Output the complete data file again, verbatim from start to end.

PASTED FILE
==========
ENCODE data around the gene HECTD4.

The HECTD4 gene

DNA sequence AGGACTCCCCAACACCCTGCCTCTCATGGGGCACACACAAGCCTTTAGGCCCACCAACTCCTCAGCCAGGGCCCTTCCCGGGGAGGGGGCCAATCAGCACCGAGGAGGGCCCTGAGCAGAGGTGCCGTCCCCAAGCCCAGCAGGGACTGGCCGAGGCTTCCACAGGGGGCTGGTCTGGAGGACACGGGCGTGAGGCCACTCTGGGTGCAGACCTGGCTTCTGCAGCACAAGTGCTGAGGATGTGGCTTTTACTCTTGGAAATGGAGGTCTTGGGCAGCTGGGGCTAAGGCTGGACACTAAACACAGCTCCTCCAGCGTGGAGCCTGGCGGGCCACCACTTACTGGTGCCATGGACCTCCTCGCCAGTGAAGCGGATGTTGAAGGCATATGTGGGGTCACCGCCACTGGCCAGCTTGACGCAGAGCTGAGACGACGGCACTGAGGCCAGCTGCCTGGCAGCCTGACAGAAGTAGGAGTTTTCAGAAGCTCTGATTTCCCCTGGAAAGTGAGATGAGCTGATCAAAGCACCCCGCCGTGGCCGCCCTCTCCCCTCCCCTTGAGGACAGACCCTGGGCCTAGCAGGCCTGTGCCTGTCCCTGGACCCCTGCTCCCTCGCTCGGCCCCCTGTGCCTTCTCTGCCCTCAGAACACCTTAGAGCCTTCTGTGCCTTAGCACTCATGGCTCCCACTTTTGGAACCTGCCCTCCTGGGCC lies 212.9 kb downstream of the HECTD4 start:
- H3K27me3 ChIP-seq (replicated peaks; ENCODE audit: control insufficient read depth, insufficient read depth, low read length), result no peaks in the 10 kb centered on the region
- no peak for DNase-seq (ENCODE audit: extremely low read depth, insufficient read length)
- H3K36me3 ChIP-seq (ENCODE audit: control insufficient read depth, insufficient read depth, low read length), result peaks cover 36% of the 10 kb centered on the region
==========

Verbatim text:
ENCODE data around the gene HECTD4.

The HECTD4 gene

DNA sequence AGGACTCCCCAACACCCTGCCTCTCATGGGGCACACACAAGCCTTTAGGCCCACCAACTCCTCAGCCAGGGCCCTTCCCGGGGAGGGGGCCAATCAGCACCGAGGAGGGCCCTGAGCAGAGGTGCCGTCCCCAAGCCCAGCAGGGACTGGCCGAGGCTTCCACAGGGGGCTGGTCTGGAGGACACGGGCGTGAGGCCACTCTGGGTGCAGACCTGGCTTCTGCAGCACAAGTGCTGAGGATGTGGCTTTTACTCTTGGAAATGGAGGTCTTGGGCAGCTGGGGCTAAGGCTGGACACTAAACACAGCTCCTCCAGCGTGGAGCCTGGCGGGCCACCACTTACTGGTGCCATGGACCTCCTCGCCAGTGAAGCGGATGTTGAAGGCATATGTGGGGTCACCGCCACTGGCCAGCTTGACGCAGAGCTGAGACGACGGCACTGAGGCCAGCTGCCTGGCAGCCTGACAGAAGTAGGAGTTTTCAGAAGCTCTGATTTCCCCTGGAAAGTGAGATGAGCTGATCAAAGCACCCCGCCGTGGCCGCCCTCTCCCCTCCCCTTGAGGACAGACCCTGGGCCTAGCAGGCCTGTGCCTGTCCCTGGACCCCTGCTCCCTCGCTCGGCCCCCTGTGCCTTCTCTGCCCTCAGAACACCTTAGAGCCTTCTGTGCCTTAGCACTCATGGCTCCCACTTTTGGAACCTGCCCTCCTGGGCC lies 212.9 kb downstream of the HECTD4 start:
- H3K27me3 ChIP-seq (replicated peaks; ENCODE audit: control insufficient read depth, insufficient read depth, low read length), result no peaks in the 10 kb centered on the region
- no peak for DNase-seq (ENCODE audit: extremely low read depth, insufficient read length)
- H3K36me3 ChIP-seq (ENCODE audit: control insufficient read depth, insufficient read depth, low read length), result peaks cover 36% of the 10 kb centered on the region